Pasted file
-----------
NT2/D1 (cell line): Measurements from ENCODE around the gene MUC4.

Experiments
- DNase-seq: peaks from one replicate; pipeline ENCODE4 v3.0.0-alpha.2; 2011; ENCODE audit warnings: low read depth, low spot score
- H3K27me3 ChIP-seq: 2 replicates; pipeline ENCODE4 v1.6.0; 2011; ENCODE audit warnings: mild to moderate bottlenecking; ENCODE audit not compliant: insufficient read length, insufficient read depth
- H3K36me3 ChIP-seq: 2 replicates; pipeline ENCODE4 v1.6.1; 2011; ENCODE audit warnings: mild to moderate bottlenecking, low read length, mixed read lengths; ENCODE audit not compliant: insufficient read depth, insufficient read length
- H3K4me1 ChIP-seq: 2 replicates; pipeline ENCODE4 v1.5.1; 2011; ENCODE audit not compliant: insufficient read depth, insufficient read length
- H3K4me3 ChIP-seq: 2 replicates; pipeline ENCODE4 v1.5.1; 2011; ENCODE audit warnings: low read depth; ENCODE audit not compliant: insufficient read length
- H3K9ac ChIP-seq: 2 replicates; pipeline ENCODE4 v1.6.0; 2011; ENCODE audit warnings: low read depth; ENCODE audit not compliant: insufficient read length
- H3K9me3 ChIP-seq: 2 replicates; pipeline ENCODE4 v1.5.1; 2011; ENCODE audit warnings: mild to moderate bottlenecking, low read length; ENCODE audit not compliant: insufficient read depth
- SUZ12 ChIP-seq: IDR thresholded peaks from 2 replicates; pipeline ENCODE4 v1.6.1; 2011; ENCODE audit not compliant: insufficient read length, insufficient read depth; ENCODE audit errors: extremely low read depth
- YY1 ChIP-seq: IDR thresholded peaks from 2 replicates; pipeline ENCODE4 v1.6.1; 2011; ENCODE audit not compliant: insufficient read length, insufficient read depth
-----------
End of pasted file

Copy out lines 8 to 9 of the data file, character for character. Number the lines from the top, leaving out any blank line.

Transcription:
- H3K9ac ChIP-seq: 2 replicates; pipeline ENCODE4 v1.6.0; 2011; ENCODE audit warnings: low read depth; ENCODE audit not compliant: insufficient read length
- H3K9me3 ChIP-seq: 2 replicates; pipeline ENCODE4 v1.5.1; 2011; ENCODE audit warnings: mild to moderate bottlenecking, low read length; ENCODE audit not compliant: insufficient read depth